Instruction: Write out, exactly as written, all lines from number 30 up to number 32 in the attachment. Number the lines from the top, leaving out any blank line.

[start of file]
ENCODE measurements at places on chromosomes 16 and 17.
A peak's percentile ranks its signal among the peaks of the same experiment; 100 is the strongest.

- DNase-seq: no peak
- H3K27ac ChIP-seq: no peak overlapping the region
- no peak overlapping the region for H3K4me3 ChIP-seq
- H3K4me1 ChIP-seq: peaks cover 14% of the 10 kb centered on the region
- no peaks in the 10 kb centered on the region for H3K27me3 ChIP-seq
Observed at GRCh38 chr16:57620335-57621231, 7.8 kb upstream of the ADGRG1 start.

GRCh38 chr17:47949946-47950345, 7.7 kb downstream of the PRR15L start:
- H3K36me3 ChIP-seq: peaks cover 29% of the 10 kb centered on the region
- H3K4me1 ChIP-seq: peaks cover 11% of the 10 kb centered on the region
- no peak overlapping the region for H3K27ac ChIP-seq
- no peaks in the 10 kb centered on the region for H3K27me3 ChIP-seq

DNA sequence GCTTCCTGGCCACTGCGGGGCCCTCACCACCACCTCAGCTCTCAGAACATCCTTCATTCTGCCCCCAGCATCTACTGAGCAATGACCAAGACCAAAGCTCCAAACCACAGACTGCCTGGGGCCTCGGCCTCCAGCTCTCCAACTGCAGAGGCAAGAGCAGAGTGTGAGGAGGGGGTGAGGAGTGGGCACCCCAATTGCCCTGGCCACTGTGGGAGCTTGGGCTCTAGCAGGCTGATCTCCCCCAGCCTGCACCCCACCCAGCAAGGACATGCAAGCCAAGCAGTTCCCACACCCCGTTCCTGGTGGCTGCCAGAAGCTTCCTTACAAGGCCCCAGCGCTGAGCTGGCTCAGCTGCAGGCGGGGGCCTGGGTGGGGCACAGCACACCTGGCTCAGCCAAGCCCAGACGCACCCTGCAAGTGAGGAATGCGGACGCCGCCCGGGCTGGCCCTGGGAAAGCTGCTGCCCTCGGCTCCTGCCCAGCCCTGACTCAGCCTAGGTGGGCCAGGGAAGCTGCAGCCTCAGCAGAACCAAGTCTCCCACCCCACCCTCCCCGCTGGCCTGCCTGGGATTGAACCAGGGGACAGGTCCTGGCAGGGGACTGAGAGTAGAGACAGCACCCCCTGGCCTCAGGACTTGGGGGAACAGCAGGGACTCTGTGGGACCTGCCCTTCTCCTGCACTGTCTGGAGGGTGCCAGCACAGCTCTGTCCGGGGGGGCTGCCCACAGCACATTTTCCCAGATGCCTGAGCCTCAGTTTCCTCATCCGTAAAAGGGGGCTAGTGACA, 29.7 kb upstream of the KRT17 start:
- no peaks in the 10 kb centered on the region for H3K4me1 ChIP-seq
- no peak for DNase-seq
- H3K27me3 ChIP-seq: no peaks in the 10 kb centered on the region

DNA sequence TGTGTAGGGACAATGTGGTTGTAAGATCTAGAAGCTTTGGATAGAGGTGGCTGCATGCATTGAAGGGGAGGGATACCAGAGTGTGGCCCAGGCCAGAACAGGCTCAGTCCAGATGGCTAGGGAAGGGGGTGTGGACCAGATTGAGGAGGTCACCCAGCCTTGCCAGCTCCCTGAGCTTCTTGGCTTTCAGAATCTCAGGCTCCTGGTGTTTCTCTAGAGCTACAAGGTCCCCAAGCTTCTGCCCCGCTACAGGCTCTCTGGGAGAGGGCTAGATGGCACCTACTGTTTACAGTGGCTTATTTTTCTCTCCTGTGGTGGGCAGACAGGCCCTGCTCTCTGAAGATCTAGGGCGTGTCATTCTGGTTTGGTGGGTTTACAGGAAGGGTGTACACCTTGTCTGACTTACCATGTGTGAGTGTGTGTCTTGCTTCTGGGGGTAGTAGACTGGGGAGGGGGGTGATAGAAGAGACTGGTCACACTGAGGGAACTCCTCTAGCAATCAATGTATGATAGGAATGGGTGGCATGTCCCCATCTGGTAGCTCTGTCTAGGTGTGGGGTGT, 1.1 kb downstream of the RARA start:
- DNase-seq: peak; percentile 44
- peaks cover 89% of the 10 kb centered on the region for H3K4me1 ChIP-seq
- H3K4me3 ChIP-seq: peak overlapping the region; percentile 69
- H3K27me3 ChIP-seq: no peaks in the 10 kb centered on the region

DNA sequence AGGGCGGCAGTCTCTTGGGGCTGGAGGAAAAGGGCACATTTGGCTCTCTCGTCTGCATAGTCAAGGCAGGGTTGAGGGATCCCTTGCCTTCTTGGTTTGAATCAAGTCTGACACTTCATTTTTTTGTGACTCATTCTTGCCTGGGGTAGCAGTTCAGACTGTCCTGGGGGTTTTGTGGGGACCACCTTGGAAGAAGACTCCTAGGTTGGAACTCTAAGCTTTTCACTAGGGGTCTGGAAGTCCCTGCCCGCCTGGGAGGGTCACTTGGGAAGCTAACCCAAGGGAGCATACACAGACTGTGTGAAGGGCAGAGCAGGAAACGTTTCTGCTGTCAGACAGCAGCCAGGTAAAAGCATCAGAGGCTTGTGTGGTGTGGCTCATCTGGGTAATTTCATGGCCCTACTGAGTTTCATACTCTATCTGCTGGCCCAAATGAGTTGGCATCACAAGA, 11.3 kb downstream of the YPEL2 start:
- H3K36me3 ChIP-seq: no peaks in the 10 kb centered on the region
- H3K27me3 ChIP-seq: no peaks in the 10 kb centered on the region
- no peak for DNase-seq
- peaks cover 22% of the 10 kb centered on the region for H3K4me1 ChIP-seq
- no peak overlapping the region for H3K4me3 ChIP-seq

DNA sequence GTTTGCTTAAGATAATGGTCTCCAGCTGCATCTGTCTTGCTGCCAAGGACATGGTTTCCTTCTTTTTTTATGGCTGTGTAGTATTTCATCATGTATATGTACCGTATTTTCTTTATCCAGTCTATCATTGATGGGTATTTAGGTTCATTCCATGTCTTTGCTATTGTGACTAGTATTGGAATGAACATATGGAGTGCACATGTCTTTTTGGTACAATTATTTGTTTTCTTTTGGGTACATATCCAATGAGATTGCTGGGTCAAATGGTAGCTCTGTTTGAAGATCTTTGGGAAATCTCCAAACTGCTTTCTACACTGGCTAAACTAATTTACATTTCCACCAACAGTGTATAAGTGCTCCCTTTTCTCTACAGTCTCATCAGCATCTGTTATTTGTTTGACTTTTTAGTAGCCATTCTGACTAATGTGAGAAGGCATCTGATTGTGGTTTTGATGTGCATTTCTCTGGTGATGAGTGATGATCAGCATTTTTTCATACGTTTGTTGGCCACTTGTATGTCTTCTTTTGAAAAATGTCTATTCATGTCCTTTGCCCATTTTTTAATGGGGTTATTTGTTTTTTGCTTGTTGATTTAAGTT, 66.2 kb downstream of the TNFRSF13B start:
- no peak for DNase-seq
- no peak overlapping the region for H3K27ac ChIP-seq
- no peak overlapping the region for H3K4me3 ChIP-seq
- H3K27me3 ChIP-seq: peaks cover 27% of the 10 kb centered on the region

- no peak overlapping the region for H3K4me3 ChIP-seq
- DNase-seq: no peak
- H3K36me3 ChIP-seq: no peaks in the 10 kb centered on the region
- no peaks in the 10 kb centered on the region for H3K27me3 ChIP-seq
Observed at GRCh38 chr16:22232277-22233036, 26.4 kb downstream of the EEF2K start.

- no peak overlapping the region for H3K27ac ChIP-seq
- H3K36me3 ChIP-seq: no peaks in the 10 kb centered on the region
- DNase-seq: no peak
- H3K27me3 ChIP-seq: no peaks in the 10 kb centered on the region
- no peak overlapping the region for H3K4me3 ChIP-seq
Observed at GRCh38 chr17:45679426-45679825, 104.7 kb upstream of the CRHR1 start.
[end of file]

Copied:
- no peak for DNase-seq
- no peak overlapping the region for H3K27ac ChIP-seq
- no peak overlapping the region for H3K4me3 ChIP-seq